Survivor’s guilt and thousands of nights of drinking to forget have brought St. Louis newspaper reporter Camille Preaker (Amy Adams) to her current depressed state in Sharp Objects. Named for the blades with which Camille used to cut herself, the superior eight-part psychological thriller currently airing on HBO is ostensibly a murder mystery thriller about the simultaneous search for a serial killer in fictional Wind Gap, Missouri, and the missing little girl who might be the killer’s prey.
Ultimately, it’s about Camille’s struggle to reconcile herself to her past. As flashbacks show, she was in early adolescence when her younger sister Marian died. In one of the most disturbing scenes in the first episode, the tomboyish young Camille (Sophia Lillis) approaches Marian’s coffin at her wake and—unable to accept that she is dead—prods and plucks at the face of the corpse.
Adapted from Gillian Flynn’s 2006 novel by series creator Marti Noxon, Flynn, and others, Sharp Objects is arguably American TV’s best investigative drama since the first season of True Detective. It’s borne along by Adams. Appearing in every scene, she demonstrates her phenomenal ability to communicate a functioning woman’s bottomless psychic pain. Camille is even more damaged than Adams’s characters in Arrival (2016) and Nocturnal Animals (2016).
Though Camille has scars on her body, it’s the invisible wounds behind her eyes that register the most. Adams put on weight for the role—it’s suggestive of Camille’s alcoholism—and there are moments (for example, when Camille wakes hungover after sleeping all night in her car) when her complexion looks greasy and her face frayed at the edges. But women who live hard sometimes have an unfair grip on preternatural beauty, and Camille is one of them.
Wind Gap is the venue for the recalcitrant Camille’s confrontation with her past because it’s her home town. She is sent there, against her will, by her editor, Frank Curry (Miguel Sandoval), a Lou Grant-ish type who sees that chasing a hot story might shake her out of her torpor. Not the least of Camille’s problems back home is negotiating the emotional traps set her by her mother, Adora (Patricia Clarkson), who lives with her passive latest husband (Henry Czerny) in a Wind Gap mansion. Adora’s frosty manner and melodramatic outbursts bespeak her hating Camille for outliving the beloved and sickly Marian.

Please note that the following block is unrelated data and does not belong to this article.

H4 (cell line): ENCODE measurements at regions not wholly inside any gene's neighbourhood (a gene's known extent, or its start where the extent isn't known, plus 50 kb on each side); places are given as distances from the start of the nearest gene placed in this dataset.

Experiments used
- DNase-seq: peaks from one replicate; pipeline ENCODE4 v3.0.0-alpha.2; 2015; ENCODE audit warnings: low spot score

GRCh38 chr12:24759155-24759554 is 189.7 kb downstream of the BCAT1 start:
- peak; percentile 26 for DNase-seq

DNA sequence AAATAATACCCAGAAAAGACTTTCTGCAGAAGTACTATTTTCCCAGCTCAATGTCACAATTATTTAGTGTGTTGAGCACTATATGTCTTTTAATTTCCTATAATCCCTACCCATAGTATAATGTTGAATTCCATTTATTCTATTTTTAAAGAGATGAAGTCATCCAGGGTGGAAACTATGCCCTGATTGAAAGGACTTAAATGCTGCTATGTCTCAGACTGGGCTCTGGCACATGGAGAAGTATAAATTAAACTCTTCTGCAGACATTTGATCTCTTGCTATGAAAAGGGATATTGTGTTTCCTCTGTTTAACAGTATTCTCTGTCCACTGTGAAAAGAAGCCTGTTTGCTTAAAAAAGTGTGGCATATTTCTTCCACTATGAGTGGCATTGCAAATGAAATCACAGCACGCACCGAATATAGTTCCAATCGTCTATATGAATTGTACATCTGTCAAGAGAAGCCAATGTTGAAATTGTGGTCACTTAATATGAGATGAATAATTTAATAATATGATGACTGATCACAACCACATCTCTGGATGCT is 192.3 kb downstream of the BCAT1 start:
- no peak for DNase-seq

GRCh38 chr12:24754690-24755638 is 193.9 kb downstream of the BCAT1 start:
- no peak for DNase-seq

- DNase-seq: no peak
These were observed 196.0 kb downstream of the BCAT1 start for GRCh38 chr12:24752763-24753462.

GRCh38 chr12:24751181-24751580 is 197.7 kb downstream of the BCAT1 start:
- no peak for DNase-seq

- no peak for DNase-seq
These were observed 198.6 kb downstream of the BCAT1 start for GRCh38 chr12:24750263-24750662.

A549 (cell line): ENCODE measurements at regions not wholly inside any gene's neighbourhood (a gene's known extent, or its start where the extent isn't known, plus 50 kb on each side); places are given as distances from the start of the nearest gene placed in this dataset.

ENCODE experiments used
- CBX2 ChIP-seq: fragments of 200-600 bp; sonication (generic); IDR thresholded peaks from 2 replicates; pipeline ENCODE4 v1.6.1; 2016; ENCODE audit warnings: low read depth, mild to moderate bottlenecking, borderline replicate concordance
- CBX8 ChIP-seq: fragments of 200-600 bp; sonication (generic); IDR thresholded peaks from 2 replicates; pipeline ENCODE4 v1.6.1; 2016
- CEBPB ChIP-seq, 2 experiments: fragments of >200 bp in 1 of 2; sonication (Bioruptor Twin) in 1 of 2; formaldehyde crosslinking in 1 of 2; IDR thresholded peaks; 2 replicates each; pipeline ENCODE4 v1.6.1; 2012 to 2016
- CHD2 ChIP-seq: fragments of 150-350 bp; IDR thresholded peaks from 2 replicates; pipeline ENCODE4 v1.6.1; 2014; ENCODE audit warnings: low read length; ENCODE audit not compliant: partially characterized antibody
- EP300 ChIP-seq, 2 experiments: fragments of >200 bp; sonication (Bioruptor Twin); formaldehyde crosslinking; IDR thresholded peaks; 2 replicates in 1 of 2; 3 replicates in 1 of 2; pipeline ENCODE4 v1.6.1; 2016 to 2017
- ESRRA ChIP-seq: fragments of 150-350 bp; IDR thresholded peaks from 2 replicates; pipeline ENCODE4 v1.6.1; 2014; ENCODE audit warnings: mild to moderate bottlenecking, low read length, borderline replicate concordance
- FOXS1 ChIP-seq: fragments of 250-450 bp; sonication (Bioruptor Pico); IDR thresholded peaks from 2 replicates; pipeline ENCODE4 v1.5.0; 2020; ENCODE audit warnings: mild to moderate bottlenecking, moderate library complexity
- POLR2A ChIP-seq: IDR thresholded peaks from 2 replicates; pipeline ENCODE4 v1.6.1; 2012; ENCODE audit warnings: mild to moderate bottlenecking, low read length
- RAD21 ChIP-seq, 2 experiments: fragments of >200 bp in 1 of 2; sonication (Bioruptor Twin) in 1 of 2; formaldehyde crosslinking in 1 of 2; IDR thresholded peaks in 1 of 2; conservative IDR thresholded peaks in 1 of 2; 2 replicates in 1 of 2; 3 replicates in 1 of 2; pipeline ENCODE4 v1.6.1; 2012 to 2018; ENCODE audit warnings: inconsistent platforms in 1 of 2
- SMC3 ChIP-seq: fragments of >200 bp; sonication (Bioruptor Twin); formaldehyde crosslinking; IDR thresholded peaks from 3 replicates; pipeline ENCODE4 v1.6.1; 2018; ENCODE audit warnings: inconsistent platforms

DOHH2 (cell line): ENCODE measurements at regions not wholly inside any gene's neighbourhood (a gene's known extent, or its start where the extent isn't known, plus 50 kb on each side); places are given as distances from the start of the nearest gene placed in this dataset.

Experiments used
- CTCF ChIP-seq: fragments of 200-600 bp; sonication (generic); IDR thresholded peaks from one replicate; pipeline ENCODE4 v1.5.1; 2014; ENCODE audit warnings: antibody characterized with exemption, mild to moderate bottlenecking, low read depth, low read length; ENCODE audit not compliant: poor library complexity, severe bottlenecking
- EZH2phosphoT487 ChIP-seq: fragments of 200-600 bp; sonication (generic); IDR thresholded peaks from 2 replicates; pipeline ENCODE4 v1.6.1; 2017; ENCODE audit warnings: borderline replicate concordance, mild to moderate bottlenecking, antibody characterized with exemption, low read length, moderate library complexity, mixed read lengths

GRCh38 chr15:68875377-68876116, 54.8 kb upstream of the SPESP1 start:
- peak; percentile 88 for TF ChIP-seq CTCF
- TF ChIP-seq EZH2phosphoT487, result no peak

Adora has another daughter, Camille’s 14-year-old stepsister Amma (Eliza Scanlen). Indoors, Amma is a goody two shoes who dutifully tends to her posh doll’s house; on the street, she is a bundle of sass. It’s in the latter guise that she appeals to Camille, who has had no previous dealings with her. Each is a rebel chafing against maternal monstrousness.
Given that there’s a serial killer of young girls on the loose, it’s evident that at one point Amma will make herself vulnerable. She is not that different in age or looks from the dead girl Camille sees propped in a window frame when she is exploring Wind Gap’s working-class downtown area The scene is shocking because of the backstreet location and the bizarre posture of the body. Camille is drawn to the spot by a black woman’s anguished cry; she has strayed a long way from the frou-frou mausoleum in which Adora secretes herself.
Sharp Objects was directed (in Barnesville, Georgia) by Jean-Marc Vallée (Dallas Buyers Club, 2013; Wild, 2014; Big Little Lies), who favors huge, looming close-ups of Camille and Adora, quick cuts, and hyperreality: everything is too sharp, too immediate. The shots of Camille gloomily driving to Wind Gap or unpacking her groceries—mini liquor bottles, cigarettes, candy bars—are no less vivid than anything else.
Enhanced by Camille constantly playing Led Zeppelin on her car’s audio, the driving scenes usher the series into a kind of badass noir. Assuming Camille will eventually get together non-professionally with handsome, laconic homicide detective Richard Willis (Chris Messina), one fears what further damage their congress will inflict—on both of them.
Working in TV and cable is a test for the short-term durability of movie stars. True Detective season one and Big Little Lies hedged their bets by splitting the audience’s attention between two and four stars respectively. Amy Adams has Patricia Clarkson’s support on Sharp Objects, but the show is her cross to bear. She does it womanfully, and with no little virtuosity.